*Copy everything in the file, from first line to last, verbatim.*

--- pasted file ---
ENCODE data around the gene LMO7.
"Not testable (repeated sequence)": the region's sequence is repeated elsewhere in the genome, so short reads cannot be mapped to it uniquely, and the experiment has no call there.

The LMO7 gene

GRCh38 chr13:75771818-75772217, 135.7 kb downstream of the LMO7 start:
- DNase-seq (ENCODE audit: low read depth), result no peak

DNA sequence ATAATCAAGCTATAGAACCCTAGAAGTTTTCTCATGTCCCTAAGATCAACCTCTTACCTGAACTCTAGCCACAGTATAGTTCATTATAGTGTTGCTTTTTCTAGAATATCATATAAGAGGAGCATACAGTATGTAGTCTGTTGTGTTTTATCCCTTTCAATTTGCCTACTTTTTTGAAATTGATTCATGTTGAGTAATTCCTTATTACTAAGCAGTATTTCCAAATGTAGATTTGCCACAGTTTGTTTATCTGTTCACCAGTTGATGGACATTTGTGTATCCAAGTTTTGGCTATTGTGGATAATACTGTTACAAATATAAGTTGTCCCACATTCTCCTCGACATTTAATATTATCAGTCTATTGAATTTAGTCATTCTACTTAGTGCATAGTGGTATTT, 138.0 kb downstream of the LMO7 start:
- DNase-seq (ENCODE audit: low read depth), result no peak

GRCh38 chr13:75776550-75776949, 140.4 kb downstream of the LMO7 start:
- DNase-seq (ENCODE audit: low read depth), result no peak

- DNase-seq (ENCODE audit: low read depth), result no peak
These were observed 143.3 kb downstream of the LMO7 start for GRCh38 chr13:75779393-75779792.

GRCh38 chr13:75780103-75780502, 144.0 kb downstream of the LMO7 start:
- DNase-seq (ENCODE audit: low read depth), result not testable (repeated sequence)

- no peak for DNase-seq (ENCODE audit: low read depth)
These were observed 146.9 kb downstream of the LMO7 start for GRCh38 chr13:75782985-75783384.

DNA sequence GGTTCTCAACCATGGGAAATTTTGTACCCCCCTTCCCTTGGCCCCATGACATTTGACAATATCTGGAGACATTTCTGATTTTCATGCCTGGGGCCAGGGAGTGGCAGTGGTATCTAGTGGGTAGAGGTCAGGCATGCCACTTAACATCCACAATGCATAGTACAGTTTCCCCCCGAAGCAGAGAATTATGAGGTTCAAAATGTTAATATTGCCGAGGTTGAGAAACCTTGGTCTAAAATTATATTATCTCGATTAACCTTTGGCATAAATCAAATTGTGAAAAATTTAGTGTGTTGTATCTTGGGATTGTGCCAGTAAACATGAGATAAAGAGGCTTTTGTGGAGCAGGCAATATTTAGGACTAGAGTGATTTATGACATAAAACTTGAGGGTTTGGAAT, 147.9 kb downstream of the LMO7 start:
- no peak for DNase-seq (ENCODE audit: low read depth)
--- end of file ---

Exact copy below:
ENCODE data around the gene LMO7.
"Not testable (repeated sequence)": the region's sequence is repeated elsewhere in the genome, so short reads cannot be mapped to it uniquely, and the experiment has no call there.

The LMO7 gene

GRCh38 chr13:75771818-75772217, 135.7 kb downstream of the LMO7 start:
- DNase-seq (ENCODE audit: low read depth), result no peak

DNA sequence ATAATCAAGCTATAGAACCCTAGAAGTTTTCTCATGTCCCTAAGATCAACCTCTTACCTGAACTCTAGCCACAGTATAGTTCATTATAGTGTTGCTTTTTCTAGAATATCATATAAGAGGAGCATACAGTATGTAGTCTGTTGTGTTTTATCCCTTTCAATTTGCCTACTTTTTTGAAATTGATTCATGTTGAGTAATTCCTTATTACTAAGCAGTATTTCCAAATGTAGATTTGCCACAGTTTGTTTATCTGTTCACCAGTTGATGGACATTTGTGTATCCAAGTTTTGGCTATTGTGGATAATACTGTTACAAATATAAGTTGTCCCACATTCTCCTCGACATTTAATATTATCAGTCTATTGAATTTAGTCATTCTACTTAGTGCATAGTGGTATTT, 138.0 kb downstream of the LMO7 start:
- DNase-seq (ENCODE audit: low read depth), result no peak

GRCh38 chr13:75776550-75776949, 140.4 kb downstream of the LMO7 start:
- DNase-seq (ENCODE audit: low read depth), result no peak

- DNase-seq (ENCODE audit: low read depth), result no peak
These were observed 143.3 kb downstream of the LMO7 start for GRCh38 chr13:75779393-75779792.

GRCh38 chr13:75780103-75780502, 144.0 kb downstream of the LMO7 start:
- DNase-seq (ENCODE audit: low read depth), result not testable (repeated sequence)

- no peak for DNase-seq (ENCODE audit: low read depth)
These were observed 146.9 kb downstream of the LMO7 start for GRCh38 chr13:75782985-75783384.

DNA sequence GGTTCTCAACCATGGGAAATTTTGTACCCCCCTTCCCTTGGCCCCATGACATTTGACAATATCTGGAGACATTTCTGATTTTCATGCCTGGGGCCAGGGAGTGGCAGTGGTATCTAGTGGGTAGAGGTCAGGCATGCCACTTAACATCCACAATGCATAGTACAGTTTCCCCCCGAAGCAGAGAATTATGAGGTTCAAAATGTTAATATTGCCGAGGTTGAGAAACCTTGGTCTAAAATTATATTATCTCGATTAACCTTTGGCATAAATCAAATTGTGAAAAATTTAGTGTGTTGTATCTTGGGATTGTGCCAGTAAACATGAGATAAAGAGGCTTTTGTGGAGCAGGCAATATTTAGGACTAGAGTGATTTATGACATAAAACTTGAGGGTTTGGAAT, 147.9 kb downstream of the LMO7 start:
- no peak for DNase-seq (ENCODE audit: low read depth)